• On a computer, click your photo at the top right, followed by Settings | Privacy and Security.

• On a mobile device, tap the photo icon at the bottom right, three horizontal lines ≡ at the top right | Settings | Privacy.

Now you can switch between a public or private account; showing activity status, which allows others to see when you were last active or if you are currently active; permitting people to share your story as messages; allowing comments and more.

Tweak TikTok settings

• On a computer, go to TikTok.com, click your profile at the top right corner of the page, followed by Settings | Privacy.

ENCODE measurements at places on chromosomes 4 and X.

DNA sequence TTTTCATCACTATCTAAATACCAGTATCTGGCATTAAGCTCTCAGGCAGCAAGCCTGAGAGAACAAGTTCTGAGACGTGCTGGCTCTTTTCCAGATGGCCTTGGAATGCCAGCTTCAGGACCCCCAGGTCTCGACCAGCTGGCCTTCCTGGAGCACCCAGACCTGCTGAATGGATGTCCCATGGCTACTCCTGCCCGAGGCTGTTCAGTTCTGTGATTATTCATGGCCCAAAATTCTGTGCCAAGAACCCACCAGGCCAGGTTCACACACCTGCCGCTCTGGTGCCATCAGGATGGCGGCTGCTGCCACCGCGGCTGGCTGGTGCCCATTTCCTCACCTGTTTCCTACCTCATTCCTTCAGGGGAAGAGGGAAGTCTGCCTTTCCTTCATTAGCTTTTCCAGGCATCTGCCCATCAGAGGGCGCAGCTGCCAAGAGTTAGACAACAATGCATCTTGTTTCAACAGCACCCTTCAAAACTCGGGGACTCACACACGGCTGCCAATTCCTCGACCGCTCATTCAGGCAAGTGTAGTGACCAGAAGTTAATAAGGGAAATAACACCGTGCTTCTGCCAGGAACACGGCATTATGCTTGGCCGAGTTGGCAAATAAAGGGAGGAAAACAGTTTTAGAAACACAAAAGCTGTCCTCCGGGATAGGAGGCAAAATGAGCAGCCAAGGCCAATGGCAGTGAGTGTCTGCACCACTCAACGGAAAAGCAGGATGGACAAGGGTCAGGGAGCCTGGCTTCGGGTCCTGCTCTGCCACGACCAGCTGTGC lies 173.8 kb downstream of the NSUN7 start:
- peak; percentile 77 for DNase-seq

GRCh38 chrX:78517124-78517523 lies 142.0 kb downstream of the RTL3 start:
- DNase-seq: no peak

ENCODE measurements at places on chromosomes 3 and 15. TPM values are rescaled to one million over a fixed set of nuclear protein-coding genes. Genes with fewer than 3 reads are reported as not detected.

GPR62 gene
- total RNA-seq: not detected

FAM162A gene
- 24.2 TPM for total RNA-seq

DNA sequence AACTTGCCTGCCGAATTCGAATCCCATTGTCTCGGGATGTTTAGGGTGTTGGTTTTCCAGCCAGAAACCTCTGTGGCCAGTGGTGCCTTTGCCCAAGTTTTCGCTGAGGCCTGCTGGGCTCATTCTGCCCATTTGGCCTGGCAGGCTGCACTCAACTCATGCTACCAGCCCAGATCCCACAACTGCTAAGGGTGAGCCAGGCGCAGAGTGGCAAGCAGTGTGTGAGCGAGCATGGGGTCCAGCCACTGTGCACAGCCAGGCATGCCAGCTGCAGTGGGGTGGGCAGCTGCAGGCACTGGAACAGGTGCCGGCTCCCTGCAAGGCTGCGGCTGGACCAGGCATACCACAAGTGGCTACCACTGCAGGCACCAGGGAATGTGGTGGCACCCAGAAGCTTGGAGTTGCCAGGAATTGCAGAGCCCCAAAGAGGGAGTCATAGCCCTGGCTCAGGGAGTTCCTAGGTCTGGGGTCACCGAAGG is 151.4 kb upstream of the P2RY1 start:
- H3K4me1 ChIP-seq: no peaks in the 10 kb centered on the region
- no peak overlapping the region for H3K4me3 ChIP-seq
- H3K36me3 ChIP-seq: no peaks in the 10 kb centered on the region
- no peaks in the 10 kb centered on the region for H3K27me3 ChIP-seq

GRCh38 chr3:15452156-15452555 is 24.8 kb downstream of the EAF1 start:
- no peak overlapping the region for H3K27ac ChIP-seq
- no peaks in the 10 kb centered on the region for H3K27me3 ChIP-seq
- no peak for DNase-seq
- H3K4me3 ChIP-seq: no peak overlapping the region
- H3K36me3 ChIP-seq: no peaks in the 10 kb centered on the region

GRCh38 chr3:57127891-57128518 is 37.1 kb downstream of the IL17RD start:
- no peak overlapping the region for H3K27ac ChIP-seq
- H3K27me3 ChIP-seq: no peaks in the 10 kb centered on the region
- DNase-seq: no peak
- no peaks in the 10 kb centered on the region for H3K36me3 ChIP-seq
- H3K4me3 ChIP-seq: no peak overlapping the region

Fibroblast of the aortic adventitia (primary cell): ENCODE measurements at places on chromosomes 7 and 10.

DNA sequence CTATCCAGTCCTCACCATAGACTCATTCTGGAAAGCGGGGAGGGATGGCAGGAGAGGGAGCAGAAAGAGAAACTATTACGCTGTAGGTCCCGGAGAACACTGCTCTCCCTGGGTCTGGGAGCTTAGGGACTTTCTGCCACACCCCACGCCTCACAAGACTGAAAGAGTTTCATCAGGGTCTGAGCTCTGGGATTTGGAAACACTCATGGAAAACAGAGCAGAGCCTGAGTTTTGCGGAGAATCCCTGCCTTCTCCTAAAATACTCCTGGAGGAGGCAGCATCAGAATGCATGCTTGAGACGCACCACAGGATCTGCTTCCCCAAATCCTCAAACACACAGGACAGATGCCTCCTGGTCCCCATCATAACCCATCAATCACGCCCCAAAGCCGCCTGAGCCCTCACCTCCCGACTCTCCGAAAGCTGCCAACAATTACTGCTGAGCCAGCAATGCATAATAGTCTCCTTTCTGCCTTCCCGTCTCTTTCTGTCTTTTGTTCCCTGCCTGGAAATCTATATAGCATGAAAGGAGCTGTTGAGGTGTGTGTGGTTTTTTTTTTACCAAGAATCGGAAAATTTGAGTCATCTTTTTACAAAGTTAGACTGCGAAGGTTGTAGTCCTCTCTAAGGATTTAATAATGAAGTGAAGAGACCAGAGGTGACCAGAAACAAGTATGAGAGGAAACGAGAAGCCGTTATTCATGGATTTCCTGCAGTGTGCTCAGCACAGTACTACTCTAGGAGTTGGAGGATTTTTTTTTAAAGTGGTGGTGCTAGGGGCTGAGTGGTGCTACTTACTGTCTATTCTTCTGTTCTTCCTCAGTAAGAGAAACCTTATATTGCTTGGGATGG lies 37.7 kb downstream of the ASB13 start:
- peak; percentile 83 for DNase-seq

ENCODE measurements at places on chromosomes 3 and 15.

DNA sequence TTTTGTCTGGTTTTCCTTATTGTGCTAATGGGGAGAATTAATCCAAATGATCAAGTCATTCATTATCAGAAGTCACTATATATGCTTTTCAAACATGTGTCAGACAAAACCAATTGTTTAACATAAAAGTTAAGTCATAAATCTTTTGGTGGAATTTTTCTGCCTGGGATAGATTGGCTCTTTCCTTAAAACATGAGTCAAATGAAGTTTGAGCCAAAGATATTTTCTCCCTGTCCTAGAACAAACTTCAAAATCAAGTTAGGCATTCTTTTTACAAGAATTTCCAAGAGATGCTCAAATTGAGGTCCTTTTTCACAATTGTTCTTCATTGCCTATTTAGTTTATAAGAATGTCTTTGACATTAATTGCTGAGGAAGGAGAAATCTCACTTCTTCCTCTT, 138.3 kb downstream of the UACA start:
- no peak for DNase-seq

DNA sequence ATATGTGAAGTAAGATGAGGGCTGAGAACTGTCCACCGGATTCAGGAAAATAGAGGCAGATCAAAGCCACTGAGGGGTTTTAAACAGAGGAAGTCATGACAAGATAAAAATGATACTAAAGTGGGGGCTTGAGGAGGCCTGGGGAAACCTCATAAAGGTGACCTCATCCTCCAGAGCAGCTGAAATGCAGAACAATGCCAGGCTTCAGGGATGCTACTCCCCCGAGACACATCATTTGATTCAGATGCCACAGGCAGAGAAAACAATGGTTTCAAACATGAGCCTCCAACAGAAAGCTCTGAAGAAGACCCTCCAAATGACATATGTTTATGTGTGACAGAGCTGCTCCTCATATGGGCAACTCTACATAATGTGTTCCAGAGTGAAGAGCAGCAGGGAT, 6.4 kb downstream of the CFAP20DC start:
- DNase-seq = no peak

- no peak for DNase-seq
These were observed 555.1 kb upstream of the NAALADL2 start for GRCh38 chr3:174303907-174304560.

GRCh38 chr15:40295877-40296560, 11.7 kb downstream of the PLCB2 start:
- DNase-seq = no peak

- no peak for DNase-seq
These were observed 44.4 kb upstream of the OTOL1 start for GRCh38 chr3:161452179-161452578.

See more Entertainment offers >

• On a mobile device, open the TikTok app, click Profile in the bottom right, followed by the three horizontal lines  near the top. Now select Settings and privacy.

Here you can manage your account, including whether it’s public or private; decide whether to synchronize your contacts or Facebook friends; choose personalized or randomized advertisements; determine if you want to download your data; and allow for comments or not.

7 pieces of good advice across all platforms

1. Read the privacy policyWhile breaches can still happen, ensure you understand what the company is collecting about you and how that information is being used. If you’re not comfortable, don’t use the service.

2. Ask not to be tracked. Apple gives you an option to not have an app track you, something that’s not available on Windows or Android devices. If you opt out, these app companies won’t know where you’ve gone before and after your social media visit. You will still see advertisements, but they won’t be tied to your searches and website visits.